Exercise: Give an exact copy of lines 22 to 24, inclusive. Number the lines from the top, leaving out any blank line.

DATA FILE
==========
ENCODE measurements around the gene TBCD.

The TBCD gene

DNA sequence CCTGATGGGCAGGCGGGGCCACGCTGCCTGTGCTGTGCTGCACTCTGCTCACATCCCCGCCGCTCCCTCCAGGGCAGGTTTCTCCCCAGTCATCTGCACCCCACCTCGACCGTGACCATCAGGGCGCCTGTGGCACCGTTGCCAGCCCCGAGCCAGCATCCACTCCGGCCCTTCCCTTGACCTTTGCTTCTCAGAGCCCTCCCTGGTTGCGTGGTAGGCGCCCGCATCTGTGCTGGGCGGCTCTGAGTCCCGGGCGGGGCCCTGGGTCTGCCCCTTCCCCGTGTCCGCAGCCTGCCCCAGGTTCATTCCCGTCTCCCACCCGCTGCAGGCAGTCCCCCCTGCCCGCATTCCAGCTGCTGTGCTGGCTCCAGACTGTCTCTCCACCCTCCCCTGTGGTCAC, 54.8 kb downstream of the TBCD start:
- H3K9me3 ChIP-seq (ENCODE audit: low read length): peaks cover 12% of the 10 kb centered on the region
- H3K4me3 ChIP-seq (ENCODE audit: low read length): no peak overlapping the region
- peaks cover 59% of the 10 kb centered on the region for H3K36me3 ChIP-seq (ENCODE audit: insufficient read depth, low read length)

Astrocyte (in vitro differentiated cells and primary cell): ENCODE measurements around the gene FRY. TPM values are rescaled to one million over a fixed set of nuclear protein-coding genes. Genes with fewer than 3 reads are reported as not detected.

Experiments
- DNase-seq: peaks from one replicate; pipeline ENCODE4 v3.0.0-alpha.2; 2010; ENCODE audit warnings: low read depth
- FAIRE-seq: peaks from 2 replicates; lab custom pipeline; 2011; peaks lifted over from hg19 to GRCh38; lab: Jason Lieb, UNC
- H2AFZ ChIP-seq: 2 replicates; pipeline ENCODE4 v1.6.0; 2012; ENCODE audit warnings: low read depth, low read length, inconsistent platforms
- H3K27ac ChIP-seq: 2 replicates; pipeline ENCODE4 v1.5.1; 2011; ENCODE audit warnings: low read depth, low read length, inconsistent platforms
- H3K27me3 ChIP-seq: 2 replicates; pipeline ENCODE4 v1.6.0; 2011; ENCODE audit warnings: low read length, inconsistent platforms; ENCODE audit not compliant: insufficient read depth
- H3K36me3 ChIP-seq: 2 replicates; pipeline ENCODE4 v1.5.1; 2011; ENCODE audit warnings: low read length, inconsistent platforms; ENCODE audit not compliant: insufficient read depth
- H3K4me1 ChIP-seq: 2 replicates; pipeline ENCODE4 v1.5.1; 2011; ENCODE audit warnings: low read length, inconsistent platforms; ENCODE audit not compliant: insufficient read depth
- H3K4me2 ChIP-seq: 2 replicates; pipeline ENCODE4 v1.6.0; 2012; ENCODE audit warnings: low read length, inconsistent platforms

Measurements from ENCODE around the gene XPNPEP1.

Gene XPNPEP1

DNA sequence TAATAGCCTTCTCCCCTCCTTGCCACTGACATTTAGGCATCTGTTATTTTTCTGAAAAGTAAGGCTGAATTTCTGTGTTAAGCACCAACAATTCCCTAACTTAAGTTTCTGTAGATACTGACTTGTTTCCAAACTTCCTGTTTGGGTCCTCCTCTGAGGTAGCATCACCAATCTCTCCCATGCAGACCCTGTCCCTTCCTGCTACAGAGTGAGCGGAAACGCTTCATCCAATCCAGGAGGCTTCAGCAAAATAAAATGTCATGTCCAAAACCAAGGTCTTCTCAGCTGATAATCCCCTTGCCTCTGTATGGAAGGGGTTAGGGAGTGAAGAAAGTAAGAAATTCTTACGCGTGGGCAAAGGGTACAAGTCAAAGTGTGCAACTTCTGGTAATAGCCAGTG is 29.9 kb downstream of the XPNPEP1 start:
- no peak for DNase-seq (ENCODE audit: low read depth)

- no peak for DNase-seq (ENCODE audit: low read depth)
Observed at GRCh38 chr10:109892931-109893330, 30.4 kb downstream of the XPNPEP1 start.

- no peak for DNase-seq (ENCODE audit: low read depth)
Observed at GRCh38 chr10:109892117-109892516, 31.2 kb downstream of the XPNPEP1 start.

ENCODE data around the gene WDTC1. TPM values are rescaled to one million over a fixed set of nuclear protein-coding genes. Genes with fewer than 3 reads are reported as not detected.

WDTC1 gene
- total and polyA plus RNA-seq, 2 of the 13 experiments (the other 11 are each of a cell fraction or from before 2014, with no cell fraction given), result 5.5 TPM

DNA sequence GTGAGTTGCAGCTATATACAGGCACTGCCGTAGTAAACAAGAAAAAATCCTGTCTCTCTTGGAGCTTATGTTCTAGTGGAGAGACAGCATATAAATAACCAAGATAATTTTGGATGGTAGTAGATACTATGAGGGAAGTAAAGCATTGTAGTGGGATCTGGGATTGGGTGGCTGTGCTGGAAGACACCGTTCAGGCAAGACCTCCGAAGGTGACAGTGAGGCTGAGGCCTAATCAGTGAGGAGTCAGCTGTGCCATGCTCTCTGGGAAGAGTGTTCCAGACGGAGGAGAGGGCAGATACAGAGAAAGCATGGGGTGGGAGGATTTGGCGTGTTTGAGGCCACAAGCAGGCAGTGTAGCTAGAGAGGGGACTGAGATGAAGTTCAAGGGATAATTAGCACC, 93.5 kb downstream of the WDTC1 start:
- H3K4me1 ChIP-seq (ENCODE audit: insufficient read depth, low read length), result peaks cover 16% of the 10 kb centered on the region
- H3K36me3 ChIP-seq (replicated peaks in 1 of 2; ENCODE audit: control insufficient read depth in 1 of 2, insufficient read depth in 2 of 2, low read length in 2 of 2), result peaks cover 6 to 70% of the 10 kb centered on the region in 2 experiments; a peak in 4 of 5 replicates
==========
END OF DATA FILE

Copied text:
Observed at GRCh38 chr10:109892931-109893330, 30.4 kb downstream of the XPNPEP1 start.

- no peak for DNase-seq (ENCODE audit: low read depth)
Observed at GRCh38 chr10:109892117-109892516, 31.2 kb downstream of the XPNPEP1 start.